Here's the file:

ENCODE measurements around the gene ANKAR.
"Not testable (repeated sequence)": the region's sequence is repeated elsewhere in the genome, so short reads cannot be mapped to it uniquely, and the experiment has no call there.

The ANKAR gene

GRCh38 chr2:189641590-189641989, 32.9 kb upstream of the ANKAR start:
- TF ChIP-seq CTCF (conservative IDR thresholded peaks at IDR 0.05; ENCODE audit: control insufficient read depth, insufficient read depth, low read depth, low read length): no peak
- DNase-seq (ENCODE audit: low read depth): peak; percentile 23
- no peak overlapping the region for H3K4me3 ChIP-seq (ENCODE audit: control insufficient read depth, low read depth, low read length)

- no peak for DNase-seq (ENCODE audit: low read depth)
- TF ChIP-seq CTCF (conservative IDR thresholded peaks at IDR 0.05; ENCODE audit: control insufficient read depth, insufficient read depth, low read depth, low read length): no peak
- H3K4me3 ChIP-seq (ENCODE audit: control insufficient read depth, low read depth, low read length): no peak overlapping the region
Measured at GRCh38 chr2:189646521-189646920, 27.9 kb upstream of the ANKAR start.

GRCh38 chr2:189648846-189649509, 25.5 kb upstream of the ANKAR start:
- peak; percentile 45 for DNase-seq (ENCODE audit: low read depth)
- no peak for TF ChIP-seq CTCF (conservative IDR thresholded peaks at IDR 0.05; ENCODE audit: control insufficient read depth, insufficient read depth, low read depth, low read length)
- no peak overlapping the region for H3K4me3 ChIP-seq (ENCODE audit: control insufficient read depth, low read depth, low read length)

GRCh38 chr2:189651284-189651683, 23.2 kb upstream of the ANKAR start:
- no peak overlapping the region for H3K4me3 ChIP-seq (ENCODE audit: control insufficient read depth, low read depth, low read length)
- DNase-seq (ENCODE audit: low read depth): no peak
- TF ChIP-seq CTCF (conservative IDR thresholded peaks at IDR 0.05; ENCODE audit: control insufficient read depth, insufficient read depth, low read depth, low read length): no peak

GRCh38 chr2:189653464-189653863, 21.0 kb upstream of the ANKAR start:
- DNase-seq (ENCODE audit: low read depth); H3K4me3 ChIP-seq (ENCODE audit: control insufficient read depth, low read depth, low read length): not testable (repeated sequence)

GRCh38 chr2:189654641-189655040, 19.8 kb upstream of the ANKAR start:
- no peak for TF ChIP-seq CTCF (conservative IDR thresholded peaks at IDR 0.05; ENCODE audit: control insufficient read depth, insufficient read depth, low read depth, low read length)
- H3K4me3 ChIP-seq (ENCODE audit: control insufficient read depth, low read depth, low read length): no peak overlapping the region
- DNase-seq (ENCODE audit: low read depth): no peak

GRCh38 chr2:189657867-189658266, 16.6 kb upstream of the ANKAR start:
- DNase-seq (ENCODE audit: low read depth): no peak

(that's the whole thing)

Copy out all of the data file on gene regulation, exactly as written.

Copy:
ENCODE measurements around the gene ANKAR.
"Not testable (repeated sequence)": the region's sequence is repeated elsewhere in the genome, so short reads cannot be mapped to it uniquely, and the experiment has no call there.

The ANKAR gene

GRCh38 chr2:189641590-189641989, 32.9 kb upstream of the ANKAR start:
- TF ChIP-seq CTCF (conservative IDR thresholded peaks at IDR 0.05; ENCODE audit: control insufficient read depth, insufficient read depth, low read depth, low read length): no peak
- DNase-seq (ENCODE audit: low read depth): peak; percentile 23
- no peak overlapping the region for H3K4me3 ChIP-seq (ENCODE audit: control insufficient read depth, low read depth, low read length)

- no peak for DNase-seq (ENCODE audit: low read depth)
- TF ChIP-seq CTCF (conservative IDR thresholded peaks at IDR 0.05; ENCODE audit: control insufficient read depth, insufficient read depth, low read depth, low read length): no peak
- H3K4me3 ChIP-seq (ENCODE audit: control insufficient read depth, low read depth, low read length): no peak overlapping the region
Measured at GRCh38 chr2:189646521-189646920, 27.9 kb upstream of the ANKAR start.

GRCh38 chr2:189648846-189649509, 25.5 kb upstream of the ANKAR start:
- peak; percentile 45 for DNase-seq (ENCODE audit: low read depth)
- no peak for TF ChIP-seq CTCF (conservative IDR thresholded peaks at IDR 0.05; ENCODE audit: control insufficient read depth, insufficient read depth, low read depth, low read length)
- no peak overlapping the region for H3K4me3 ChIP-seq (ENCODE audit: control insufficient read depth, low read depth, low read length)

GRCh38 chr2:189651284-189651683, 23.2 kb upstream of the ANKAR start:
- no peak overlapping the region for H3K4me3 ChIP-seq (ENCODE audit: control insufficient read depth, low read depth, low read length)
- DNase-seq (ENCODE audit: low read depth): no peak
- TF ChIP-seq CTCF (conservative IDR thresholded peaks at IDR 0.05; ENCODE audit: control insufficient read depth, insufficient read depth, low read depth, low read length): no peak

GRCh38 chr2:189653464-189653863, 21.0 kb upstream of the ANKAR start:
- DNase-seq (ENCODE audit: low read depth); H3K4me3 ChIP-seq (ENCODE audit: control insufficient read depth, low read depth, low read length): not testable (repeated sequence)

GRCh38 chr2:189654641-189655040, 19.8 kb upstream of the ANKAR start:
- no peak for TF ChIP-seq CTCF (conservative IDR thresholded peaks at IDR 0.05; ENCODE audit: control insufficient read depth, insufficient read depth, low read depth, low read length)
- H3K4me3 ChIP-seq (ENCODE audit: control insufficient read depth, low read depth, low read length): no peak overlapping the region
- DNase-seq (ENCODE audit: low read depth): no peak

GRCh38 chr2:189657867-189658266, 16.6 kb upstream of the ANKAR start:
- DNase-seq (ENCODE audit: low read depth): no peak